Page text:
Bulgaria Heads for Knife-Edge Presidential Race
With less than a week to go before the presidential elections in Bulgaria on November 6, the likely winner is proving difficult to predict.
Latest polls have shown that the successor to President Rossen Plevneliev, backed in 2011 by Bulgaria's governing centre-right GERB party, will not be elected in the first round on Sunday.
Different polling agencies, however, are far from unanimous on who will win the elections - GERB's candidate, Tsetska Tsacheva, or former air force chief Rumen Radev, supported by GERB's main rival, the Bulgarian Socialist Party, BSP.
According to a survey by Gallup International Bulgaria announced on Friday, Tsacheva leads with 20.3 per cent electoral support while the left-wing candidate is behind on 16.3 per cent.
"The intrigue in the presidential elections deepens and the outcome of a potential second round between Tsacheva and Radev is becoming more unclear," the polling agency said on Friday.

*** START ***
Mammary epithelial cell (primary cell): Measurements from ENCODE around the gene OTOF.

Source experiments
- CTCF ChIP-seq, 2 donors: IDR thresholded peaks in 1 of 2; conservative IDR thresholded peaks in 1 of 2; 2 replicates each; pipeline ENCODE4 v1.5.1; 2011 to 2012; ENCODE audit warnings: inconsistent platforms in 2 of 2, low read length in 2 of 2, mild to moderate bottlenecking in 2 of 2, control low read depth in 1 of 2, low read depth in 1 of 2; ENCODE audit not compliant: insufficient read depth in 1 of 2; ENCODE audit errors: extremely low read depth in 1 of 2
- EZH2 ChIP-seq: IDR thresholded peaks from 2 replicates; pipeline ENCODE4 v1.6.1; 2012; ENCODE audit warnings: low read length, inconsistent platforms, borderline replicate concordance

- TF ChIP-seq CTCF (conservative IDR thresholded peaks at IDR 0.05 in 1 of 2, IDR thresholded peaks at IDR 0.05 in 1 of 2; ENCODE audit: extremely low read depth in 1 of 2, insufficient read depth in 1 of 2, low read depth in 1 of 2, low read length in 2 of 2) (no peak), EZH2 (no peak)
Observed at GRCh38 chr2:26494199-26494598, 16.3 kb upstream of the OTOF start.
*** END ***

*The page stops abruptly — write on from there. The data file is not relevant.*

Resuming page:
Gallup suspects that despite Tsacheva's current lead, Radev is more likely to win the second round with a slight difference. Some 32.1 of the participants in the survey declared that they would support the ex-General in that round compared to 31.3 per cent for Tsacheva.
Alpha Research, another major polling agency, gave Tsacheva a bigger lead in the first round on November 6, with 29.3 per cent support compared to Radev with 21.4 per cent.
But is said it also expects a "dramatic second round", refraining from giving a forecast on the likely result.
In line with rising nationalistic sentiments in Bulgaria, in third place after Tsacheva and Radev comes Krassimir Karakachanov.
A vice-president of parliament, he was nominated by a coalition of far-right parties, VMRO, the National Front for...
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